(c) A party must object to the jurisdiction of the arbitrator or to the arbitrability of a claim or counterclaim no later than the filing of the answering statement to the claim or counterclaim that gives rise to the objection. The arbitrator may rule on such objections as a preliminary matter or as part of the final award."

It should be noted that AAA International Dispute Resolution Procedures provides almost the same provision.

F. Uniform Arbitration Act ("UAA") and Revised Uniform Arbitration Act ("RUAA")

The Uniform Arbitration Act was created to harmonize the states' arbitration legislation regarding the procedural arbitration law. UAA was promulgated in 1955 and the law in 49 jurisdictions, has been revised20. The new act also goes further than the 1955 act. It deals with the procedural side of arbitration that has been greatly improved to meet modern needs. The subject of international arbitration is not specifically addressed in the RUAA.

Ten years after its completion, the RUAA has only been adopted by fourteen states and the District of Columbia21. It is, thus, questionable whether it is realistic to expect that the RUAA could serve to provide a uniform default legal rules governing even "arbitration procedure" any time in the near future.

G. UNCITRAL Model Arbitration Law

UNCITRAL was established upon the adoption of United Nations General Assembly Resolution 225 (XXI) on December 17, 1966, as a result of the negotiations of fifty-eight states22. The main goal of creating UNCITRAL was to harmonize international arbitration procedure among nations and to free international arbitration from the various different requirements of the domestic laws of the nations23.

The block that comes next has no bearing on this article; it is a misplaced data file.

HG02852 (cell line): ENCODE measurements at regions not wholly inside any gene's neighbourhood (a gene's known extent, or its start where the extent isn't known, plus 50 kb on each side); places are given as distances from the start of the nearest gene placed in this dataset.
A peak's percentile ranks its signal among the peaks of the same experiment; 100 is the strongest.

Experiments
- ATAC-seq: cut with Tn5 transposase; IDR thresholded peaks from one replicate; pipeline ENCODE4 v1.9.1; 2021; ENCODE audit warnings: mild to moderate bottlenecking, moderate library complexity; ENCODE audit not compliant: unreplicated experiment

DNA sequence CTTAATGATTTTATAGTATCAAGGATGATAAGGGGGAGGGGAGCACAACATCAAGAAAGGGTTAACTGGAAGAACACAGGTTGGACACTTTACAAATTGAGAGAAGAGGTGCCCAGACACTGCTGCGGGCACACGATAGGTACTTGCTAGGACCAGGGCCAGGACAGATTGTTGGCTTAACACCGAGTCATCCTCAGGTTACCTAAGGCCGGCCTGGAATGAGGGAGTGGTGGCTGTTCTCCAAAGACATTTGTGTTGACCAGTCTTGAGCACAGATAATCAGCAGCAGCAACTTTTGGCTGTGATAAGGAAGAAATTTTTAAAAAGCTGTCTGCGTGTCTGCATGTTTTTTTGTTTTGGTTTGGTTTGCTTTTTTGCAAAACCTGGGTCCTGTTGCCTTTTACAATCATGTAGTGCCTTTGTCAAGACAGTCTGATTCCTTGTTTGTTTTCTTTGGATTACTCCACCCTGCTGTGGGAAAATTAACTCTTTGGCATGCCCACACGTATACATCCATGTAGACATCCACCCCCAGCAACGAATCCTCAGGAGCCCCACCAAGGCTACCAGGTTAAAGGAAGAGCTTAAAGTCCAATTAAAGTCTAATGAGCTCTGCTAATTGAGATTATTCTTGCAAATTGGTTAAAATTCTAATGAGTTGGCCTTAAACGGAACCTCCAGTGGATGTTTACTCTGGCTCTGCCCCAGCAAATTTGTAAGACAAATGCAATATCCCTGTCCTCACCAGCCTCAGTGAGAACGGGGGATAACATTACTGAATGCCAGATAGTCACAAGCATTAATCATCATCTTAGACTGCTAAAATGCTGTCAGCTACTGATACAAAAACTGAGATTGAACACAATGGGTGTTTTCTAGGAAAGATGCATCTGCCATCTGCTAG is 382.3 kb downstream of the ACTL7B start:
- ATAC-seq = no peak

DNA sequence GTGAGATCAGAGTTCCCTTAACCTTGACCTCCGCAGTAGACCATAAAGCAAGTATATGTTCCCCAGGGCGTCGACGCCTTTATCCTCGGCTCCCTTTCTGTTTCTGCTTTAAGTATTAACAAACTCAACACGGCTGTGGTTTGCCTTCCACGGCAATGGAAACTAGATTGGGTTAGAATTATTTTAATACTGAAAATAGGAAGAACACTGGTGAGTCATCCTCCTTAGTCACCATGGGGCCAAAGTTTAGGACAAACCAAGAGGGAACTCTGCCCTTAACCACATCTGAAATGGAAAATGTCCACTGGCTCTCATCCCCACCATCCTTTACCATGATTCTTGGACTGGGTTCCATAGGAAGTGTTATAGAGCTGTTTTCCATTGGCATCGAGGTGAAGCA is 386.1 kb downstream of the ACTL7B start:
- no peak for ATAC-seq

"The UNCITRAL model introduces a three stage test within its scope: (1) "parties having places of business in different countries," (2) "the place of contract performance or the place of arbitration is outside the parties' home country," and (3) "the parties selection to treat the proceedings as international."24 Further, because of UNCITRAL's focus on international commercial arbitration, it covers several key issues that are omitted from the FAA, including: disclosure by arbitrators, challenges to arbitrators, challenges to the tribunal's jurisdiction, the place for arbitration when parties fail to agree, applicable substantive law when parties fail to agree, interim measures of protection, and the tribunal's right to modify or correct its award. Unlike the RUAA, the UNCITRAL Model Law is a complete modern law governing all aspects of arbitration, from commencement through final award. The UNCITRAL Model Law (adopted, at least in part, by over fifty countries and seven U.S. states) contains a well-developed and reasonably comprehensive set of default provisions systematically addressing many of the issues that might arise under an arbitration agreement that does not incorporate a complete set of private institutional or ad hoc rules25.

III. ARBITRATION AGREEMENT

"When drafting an arbitration agreement, parties enjoy the benefits of a wholly consensual process"26. Accordingly, the most important phase for the parties to take control of their arbitration is in the drafting of their arbitration clause. As part of this stage, the parties have substantial freedom in tailoring the details of their arbitration subject to certain legal restrictions.

A. Substantive Federal Law on Validity & Enforceability of Arbitration Agreement

FAA Chapter 1 Section 2, provides that an agreement "to settle by arbitration a controversy ... shall be valid, irrevocable, and enforceable, save upon such grounds as exist at law or in equity for the revocation of any contract." Accordingly, an arbitration agreement shall be binding to the extent that: (1) the parties agree in writing to final and binding arbitration and (2) the dispute in question falls within the scope of the arbitration agreement.